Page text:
Unit Affiliation: Biology and Paleo Environment, Lamont-Doherty Earth Observatory (LDEO)
A team of scientists from the University of Massachusetts, Columbia University and William and Mary College will use new molecular techniques to reconstruct the past history of environmental changes in the Faroe Islands, a key location in the migration of people across the North Atlantic. Recent archeological research has found intriguing evidence that the first settlers on the islands arrived before the 9th century Norse settlers, but little is known about their impact on the environment, and what animals they might have brought with them. The research will focus on lake sediments that provide a record of natural and human-induced environmental changes over time. The research will contribute to studies of how humans adapt to environmental changes in marginal island environments, by examining the timing and history of environmental impacts, and the development of strategies that have allowed limited natural resources to be used sustainably for more than a thousand years. The project will involve collaboration with archeologists in the Faroe Islands, to prepare related educational materials for display in their National Museum, and will provide unique opportunities for undergraduate students to participate in the research and public outreach activities.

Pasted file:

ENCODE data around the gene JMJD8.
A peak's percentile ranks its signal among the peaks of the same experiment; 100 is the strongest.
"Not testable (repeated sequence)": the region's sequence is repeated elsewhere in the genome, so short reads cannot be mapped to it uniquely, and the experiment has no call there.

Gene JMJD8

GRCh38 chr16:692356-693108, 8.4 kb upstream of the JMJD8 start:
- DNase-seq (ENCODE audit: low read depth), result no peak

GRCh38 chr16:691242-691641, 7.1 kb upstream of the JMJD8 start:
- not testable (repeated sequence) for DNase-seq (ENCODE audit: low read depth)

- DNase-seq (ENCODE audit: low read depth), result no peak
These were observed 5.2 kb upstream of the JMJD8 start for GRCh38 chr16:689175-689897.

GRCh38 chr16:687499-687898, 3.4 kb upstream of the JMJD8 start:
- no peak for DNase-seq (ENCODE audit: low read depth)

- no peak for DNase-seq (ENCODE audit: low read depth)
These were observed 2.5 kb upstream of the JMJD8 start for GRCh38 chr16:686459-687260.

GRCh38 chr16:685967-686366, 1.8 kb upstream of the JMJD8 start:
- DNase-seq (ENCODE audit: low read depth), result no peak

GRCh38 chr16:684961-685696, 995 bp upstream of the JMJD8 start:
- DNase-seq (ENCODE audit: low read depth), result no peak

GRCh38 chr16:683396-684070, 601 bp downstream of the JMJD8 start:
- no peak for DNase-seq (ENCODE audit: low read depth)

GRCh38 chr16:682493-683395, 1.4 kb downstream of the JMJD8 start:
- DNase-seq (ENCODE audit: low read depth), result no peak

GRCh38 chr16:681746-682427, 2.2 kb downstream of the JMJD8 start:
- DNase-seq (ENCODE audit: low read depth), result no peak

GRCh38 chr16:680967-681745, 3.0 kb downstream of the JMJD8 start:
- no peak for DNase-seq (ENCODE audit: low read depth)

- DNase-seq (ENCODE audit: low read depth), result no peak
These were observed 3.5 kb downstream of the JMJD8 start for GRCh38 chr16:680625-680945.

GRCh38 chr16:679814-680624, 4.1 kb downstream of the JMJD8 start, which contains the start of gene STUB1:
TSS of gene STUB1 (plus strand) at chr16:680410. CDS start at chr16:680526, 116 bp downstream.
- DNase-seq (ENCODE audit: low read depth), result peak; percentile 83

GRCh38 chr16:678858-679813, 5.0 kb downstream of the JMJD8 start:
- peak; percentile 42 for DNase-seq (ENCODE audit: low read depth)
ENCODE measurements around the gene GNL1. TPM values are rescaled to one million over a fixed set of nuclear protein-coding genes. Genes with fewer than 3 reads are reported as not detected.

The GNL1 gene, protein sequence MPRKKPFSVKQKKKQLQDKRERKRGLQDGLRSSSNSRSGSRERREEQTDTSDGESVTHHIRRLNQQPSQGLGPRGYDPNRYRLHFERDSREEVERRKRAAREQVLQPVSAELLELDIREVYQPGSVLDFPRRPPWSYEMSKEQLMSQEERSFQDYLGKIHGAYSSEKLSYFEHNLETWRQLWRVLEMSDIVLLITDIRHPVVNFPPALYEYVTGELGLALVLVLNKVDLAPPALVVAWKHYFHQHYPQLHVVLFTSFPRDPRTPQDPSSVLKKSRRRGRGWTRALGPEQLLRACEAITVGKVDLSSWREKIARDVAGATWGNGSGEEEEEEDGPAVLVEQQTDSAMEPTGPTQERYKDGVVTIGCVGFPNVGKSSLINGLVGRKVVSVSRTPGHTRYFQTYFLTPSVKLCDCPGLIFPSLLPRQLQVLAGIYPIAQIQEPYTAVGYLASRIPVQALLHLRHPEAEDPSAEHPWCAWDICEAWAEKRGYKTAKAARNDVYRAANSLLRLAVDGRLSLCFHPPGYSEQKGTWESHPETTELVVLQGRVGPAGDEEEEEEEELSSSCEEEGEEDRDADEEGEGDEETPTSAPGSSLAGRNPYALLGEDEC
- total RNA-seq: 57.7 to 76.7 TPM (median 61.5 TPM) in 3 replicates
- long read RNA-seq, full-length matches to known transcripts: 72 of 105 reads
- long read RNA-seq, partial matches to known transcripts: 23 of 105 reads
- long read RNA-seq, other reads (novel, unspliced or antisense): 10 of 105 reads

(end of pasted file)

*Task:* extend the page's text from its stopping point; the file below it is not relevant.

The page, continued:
The Faroe Islands represented an important "stepping stone" in the westward migration of people into Iceland, Greenland, and North America, so the timing of settlement in the Faroes has particular significance for an understanding of North Atlantic colonization. The research will provide new information about when settlers first arrived in the Faroe Islands, the type of animals that accompanied them, their use of fire to modify the local vegetation cover, and how these events relate to past climate variations in this remote region. The researchers will extract organic molecules preserved in lake sediments to obtain records that indicate the presence of human settlers. This will include compounds that are produced in the intestines of people, pigs and grazing animals (sheep, goats and cattle), and molecules related to the burning of peat and shrubs. Other compounds will indicate changes in the composition of vegetation. The research will also focus on DNA in the sediments, to identify the presence and types of animals that may have been brought to the islands by the first settlers. The sediments will be dated using radiocarbon, and volcanic ash from Icelandic eruptions of known age.
Collaborative Research: Holocene Indian summer monsoon variability reconstructed from decadally-resolved Tibetan lake sediments
Paleoenvironmental Perspectives on Prehistoric Human Settlement of Arctic Norway: Implications for climate, sea-level, and land-use changes during the Iron Age
Past Behaviour of the Southern Ocean's Atmosphere and Cryosphere (SOUTHSPHERE)